20 November 2014 – By Tricia Young, Director of the child rights charity Child to Child.
Today we are celebrating the 25th anniversary of the United Nations Convention on the Rights of the Child (UNCRC). Although there are undoubtedly numerous significant achievements to celebrate, unfortunately the reality for most children is that they still lack the opportunity to express their opinion and play a meaningful role in issues which affect them.
On 20th November 1989, the international community agreed to work for the realisation of children’s rights – among others, the right to education, to health, to protection and the right to participate. Recognising children’s fundamental entitlement to rights has been a critical step for building a fairer and more just society.
Whilst great progress has been made towards realising children’s rights to services such as education, health and protection, unfortunately little headway has been made in universally realising their right to participate: to be listened to and taken seriously.
In 2013, Prof. Jean Zermatten, former Chairperson of the UN Committee of the UN Committee on the Rights of the Child and leading international child rights lawyer and advocate described the battle to achieve children’s participation as the next cultural frontier, comparing it to the fight for women’s emancipation.
The right of children to participate is indisputable
Children’s voices should be heard anywhere where their development, safety and well being are at stake. It is their fundamental right. In addition, participation delivers significant benefits. Only through listening to children can the best decisions be made, improving outcomes for both children and adults.
Critically, participation helps children to develop the skills they need to become active citizens able to contribute positively to the societies they live in.
Whilst there are undeniably pockets of good ‘participatory’ practice, there is much more to be done to mainstream children’s participation to ensure that all children are able to realise their right to be heard and taken seriously.
Numerous barriers to child participation still exist
Many children around the world are marginalised, ignored or abused. Despite near universal ratification of the UNCRC, many governments have failed to develop the legal and policy frameworks that would enable meaningful implementation of Article 12 of the UNCRC, the Article commonly understood to enshrine children’s right to participate.
Adults often do not recognise nor support children’s rights to participate and consequently they are excluded from decision-making. Cultural attitudes may mean that children are not recognised as having useful and legitimate contributions; rather, children are often still viewed as the ‘property’ of adults, not as people in their own right.
Lastly, children are disenfranchised as a constituency. They lack economic, social and political power. They often do not have access to good quality education that would provide them with the information they require to know, understand and defend their rights.
Consequently, children are not aware that they have the right to participate and do not have the skills or knowledge to exercise it.
These challenges may be compounded by discriminatory attitudes towards children from marginalised groups, and even further so in societies experiencing humanitarian crises, conflicts, high levels of absolute poverty, etc.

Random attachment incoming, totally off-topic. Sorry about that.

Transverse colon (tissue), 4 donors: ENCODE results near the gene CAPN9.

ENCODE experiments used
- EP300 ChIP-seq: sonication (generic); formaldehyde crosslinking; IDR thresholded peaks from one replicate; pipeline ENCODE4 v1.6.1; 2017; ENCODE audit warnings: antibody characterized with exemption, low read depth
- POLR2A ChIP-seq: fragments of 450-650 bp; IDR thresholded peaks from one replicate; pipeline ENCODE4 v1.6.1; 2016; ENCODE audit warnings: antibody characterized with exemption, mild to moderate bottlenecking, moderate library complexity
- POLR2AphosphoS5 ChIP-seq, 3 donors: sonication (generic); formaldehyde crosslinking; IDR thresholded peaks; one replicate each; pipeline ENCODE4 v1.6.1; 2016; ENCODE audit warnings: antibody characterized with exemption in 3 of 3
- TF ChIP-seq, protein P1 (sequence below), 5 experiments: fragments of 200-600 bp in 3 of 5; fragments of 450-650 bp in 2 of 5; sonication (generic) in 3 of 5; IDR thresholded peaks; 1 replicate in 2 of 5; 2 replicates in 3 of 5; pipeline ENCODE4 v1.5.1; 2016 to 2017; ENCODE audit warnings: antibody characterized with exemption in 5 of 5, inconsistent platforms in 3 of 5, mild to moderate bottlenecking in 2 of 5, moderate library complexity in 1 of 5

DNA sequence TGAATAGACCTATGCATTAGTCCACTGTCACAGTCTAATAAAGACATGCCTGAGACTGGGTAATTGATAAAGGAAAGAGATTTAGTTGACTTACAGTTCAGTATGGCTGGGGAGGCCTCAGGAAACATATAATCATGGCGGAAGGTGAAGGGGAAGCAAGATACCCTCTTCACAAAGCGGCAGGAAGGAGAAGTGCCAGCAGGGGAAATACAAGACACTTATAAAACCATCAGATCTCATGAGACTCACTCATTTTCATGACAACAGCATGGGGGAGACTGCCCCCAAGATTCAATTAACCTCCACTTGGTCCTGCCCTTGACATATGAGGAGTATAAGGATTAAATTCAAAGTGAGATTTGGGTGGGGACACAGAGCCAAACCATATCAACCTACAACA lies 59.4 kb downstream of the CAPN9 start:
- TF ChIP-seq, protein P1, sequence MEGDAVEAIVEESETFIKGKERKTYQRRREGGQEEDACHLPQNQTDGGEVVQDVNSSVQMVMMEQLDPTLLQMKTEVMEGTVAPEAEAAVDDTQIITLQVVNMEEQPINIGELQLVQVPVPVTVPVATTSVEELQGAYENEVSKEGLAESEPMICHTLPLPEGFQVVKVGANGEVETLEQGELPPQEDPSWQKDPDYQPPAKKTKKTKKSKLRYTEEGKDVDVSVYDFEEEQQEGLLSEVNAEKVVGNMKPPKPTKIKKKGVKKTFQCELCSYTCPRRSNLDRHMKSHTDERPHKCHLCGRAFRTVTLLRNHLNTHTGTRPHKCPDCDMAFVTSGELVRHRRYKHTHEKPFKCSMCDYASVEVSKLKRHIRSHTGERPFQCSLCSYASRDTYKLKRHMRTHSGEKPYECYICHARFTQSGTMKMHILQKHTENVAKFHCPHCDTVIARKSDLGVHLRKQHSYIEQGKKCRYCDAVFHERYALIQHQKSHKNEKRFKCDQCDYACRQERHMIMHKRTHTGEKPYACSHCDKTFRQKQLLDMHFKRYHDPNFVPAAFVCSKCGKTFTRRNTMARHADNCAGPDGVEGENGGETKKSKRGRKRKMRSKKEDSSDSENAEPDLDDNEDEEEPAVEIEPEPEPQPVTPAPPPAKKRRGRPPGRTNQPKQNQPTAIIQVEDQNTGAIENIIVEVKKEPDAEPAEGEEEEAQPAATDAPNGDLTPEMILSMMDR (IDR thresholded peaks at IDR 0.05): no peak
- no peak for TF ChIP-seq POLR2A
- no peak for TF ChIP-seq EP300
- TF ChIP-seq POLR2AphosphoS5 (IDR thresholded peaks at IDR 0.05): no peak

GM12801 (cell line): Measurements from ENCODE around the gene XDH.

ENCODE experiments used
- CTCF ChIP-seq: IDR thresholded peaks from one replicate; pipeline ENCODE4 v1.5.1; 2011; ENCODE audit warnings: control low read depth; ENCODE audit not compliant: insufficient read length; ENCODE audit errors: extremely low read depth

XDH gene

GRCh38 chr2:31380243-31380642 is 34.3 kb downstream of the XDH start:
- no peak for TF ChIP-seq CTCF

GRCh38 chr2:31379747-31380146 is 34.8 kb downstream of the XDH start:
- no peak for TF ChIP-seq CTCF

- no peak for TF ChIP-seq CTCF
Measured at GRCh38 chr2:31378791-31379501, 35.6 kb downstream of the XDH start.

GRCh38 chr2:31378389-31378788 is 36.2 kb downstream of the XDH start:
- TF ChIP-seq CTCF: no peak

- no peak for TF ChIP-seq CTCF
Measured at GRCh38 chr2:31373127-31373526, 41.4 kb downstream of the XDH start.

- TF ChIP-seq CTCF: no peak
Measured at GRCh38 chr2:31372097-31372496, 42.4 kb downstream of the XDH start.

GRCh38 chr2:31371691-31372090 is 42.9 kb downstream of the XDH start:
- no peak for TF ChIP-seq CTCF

When children work together they can change their world
We know that children have far more to offer and can do much more than adults realise. Creating opportunities for them to take action on matters which affect them can unlock their potential.
Our organisation uses ‘Child to Child’ approaches. These approaches piggy-back on children’s innate and spontaneous desire to play and work together and harness these energies so that children are able to create real change for themselves and their communities.
Recently in Sierra Leone, our programme preparing pre-school children to be ready to enter primary school has helped them develop early literacy and numeracy skills, thanks to a series of interactive learning games and activities delivered by older children.
Their involvement in the programme almost guarantees that the younger children will enrol on time and remain at school – breaking the unfortunately common pattern of children dropping out of school because they lack early competencies (for instance, early literacy or numeracy, or an understanding of the behaviour a child is supposed to have in a classroom). As for the older children, evaluation reports state that they both improve their academic grades and enhance their self-esteem.
Another recent Child to Child project, delivered in Nigeria, helped children solve a key health problem faced by their community. Supported by adult facilitators, they identified that the guinea worm was a painful and debilitating condition and decided to put an end to it. The children undertook research to learn more about what could be done before going to see the village’s chief to discuss their solution. By changing the habits of the people in their community and ensuring access to clean drinking water, they saw a noticeable difference: guinea worm disappeared.
These two stories demonstrate that if given the chance, children can really impact the lives of their community and society. It is all the more inspiring to witness since children love to learn actively and to be given responsibilities. All we need to do now is to ensure that they have the opportunities to do so.